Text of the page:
As COVID-19 spread from China across the globe and into Texas, UT Southwestern moved aggressively to protect its health care workers, faculty, students, and staff and to prepare for treating patients struck by the disease.
In a matter of days, life at UTSW was transformed. Most work-related travel was banned, many employees were asked to work from home, and UT Southwestern Medical School classes moved online.
“We are living through a generation-defining experience, and the scope, scale, and pace of the COVID-19 events are unprecedented to us,” Dr. Daniel K. Podolsky, President of UT Southwestern, informed members of the campus community as new procedures and restrictions rolled out.
COVID-19 is a respiratory illness caused by SARS-CoV-2, a novel coronavirus. The first outbreak of the disease occurred in Wuhan, China, in December. With symptoms including high fever, cough, and shortness of breath – and no approved vaccine – COVID-19 presents a serious public health risk, particularly for seniors and those with underlying conditions such as heart or lung disease. By late March, the disease had resulted in more than 12,000 deaths worldwide.
As cases started to grow in the United States and officials began taking steps to slow the spread of infection, UT Southwestern leadership formed an Emergency Operations Center (EOC) to centralize decision-making in response to the crisis. Led by Dr. William Daniel, Vice President and Chief Quality Officer for the Health System, the EOC is composed of top leaders from across the institution who meet daily to address COVID-19-related issues and plan action.
Bans on UTSW-related international and domestic out-of-state travel were put in place, effective through at least April 30.
Many UT Southwestern research laboratories scaled back activity, with nonessential visits from research participants suspended and the number of researchers working in a lab initially limited to one person at a time. Effective March 23, lab activities were restricted even further except for high priority research related to COVID-19.
To reduce the risk of infection, free up health care workers, and make room for potential COVID-19 patients at William P. Clements Jr. University Hospital, elective surgeries through April 10 have been rescheduled and nonurgent office visits pushed past June 1.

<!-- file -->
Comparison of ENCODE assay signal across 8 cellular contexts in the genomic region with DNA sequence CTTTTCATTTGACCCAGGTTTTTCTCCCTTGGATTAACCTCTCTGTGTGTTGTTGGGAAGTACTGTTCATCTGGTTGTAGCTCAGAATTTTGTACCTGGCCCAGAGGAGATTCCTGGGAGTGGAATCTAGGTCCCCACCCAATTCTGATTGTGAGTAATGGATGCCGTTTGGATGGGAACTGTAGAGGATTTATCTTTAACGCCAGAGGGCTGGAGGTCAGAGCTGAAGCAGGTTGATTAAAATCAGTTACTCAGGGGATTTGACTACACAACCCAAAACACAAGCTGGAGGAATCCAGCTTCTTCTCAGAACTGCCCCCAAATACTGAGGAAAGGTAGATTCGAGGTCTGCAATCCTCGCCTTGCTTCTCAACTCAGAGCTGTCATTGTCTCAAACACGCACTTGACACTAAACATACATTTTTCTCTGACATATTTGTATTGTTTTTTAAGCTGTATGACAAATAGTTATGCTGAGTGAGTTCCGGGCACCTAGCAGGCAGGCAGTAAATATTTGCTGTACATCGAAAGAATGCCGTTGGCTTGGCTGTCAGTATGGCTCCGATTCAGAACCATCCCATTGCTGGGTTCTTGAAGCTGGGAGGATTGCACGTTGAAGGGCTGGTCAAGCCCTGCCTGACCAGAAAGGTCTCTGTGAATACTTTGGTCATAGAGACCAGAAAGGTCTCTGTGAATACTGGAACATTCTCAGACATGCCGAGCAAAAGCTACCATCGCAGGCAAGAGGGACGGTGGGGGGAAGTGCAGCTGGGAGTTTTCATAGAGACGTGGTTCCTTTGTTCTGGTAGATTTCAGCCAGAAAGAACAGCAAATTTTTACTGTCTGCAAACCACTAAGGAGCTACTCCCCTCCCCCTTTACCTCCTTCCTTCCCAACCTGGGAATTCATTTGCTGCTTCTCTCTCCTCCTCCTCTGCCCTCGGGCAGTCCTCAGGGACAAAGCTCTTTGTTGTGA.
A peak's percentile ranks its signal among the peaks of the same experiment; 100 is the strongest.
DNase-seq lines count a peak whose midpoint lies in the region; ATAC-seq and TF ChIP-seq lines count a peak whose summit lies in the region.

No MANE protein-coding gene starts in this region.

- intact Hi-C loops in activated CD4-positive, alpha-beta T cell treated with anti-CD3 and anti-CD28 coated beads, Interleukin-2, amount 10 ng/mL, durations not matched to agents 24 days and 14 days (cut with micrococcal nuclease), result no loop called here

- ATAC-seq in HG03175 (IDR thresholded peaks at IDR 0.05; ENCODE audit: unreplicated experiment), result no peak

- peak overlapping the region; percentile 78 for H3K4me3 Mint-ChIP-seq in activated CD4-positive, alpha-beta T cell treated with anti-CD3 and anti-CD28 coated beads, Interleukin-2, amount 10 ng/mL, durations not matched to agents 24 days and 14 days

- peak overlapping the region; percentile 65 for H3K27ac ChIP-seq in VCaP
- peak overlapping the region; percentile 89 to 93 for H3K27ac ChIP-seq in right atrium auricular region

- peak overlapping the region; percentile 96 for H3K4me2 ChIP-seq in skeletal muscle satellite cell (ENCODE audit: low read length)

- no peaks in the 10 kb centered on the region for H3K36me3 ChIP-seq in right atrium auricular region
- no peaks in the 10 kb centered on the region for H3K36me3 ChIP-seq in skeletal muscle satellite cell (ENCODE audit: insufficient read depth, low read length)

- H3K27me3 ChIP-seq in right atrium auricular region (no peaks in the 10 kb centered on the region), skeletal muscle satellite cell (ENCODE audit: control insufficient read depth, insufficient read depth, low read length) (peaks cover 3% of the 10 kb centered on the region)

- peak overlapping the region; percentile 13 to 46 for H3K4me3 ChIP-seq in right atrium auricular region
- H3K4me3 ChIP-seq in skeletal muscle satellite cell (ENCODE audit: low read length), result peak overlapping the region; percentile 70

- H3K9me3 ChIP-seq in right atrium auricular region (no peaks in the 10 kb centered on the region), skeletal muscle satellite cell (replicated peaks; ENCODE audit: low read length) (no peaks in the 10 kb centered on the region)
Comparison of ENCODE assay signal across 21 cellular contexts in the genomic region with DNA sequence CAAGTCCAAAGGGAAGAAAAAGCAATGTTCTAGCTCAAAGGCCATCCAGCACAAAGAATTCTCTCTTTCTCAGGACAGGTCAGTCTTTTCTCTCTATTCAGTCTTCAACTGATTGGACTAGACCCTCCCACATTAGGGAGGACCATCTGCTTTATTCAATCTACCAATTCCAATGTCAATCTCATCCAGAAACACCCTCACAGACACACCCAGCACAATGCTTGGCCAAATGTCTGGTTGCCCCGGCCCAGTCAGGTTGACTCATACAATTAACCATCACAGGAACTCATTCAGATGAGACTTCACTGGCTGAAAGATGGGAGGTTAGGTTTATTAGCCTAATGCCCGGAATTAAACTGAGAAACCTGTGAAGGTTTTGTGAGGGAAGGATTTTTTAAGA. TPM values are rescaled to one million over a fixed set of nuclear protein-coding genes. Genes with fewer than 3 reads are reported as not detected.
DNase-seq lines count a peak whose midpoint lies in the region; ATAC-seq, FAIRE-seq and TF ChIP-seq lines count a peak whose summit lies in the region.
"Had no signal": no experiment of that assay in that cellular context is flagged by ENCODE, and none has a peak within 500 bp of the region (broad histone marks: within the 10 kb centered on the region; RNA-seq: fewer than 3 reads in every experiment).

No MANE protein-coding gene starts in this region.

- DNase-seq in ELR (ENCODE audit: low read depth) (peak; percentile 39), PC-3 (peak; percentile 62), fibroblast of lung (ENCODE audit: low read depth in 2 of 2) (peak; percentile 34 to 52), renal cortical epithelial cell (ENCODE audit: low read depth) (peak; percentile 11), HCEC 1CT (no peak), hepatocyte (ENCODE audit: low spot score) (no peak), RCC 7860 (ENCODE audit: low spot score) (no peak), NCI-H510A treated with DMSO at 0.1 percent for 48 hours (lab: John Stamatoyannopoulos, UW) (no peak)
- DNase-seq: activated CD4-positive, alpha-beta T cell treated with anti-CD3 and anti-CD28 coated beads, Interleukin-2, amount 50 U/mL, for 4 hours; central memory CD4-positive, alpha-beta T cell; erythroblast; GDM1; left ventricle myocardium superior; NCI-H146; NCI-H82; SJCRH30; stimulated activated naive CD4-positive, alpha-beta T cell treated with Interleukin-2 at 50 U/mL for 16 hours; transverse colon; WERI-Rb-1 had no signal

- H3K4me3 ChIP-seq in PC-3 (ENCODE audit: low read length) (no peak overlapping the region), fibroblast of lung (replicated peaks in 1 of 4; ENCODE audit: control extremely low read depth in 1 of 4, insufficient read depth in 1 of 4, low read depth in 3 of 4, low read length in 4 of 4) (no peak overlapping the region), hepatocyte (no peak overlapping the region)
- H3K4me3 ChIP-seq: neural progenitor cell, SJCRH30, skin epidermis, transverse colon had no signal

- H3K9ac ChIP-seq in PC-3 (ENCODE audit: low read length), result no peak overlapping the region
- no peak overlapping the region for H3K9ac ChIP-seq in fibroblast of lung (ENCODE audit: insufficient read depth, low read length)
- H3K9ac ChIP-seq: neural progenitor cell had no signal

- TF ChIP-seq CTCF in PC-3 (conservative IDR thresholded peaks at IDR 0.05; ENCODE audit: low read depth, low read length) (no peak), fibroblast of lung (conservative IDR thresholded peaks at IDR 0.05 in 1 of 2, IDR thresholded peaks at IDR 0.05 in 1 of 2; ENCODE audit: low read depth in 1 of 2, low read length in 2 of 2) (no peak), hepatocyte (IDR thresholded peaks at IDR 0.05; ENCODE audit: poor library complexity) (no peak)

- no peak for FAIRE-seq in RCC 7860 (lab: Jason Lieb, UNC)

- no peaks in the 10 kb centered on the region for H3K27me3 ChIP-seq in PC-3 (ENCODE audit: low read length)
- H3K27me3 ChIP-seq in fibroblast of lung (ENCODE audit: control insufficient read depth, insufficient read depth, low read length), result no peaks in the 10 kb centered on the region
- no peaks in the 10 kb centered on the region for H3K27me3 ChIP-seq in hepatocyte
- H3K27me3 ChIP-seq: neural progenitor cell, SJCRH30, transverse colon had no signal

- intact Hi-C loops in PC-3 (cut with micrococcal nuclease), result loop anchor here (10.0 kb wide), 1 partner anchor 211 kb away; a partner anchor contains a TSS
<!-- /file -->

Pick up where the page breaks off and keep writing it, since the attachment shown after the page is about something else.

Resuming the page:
Medical School education moved to remote learning as campus gatherings on March 16 were limited to no more than five people.
That same day, thousands of UT Southwestern employees were directed to work from home if possible.
On March 17, Clements University Hospital and UTSW clinics restricted entry by closing some entrances and screening visitors and patients for signs of the virus. Visitors deemed a risk were turned away and those admitted were limited to one visitor per patient, with children under age 12 not allowed. At nonclinical campus buildings, use of an employee badge became necessary to gain entry.
As preparations were made to treat the expected influx of COVID-19 patients, UT Southwestern erected a tent near Clements University Hospital’s ambulance bay to serve as a triage site for patients arriving with upper respiratory symptoms. On March 20, drive-up COVID-19 testing became available in the Paul M. Bass Administrative and Clinical Center parking lot for patients referred by UTSW physicians.
And, like medical facilities around the country, UT Southwestern searched for additional sources for the protective masks, gloves, and other equipment that will be in high demand if the pandemic continues.
As the EOC kept the campus informed on the fast-evolving situation through a daily newsletter prepared by the Communications staff, UT Southwestern’s medical experts also provided information to the larger community.
Dr. Ahmad Raza, Professor of Psychiatry at the Peter O’Donnell Jr. Brain Institute, appeared on KERA FM public radio to discuss how to deal with anxiety during the pandemic. Dr. John Schoggins, Associate Professor of Microbiology, described a study he co-authored that identified a protein that might slow COVID-19’s attack on lung tissue to reporters from the UPI news service and other media. And Dr. Trish Perl, Professor of Internal Medicine and Chief of the Division of Infectious Diseases and Geographic Medicine, provided information in The New York Times and other outlets about hand washing as a tool to prevent infection.
Amid the many changes and preparations on campus, there was also innovation and celebration.
This year’s Match Day – when graduating medical students across the country learn where they will do their residency training – went virtual. Unable to hold the large gathering of students, family members, and faculty that is a happy tradition at UT Southwestern, the soon-to-be doctors and UTSW officials instead connected via an app called Zoom to share the moment together online.
Summing up the situation in a message to faculty later that day, Dr. Podolsky said: “We will be defined not only by this crisis, but how we respond to it.”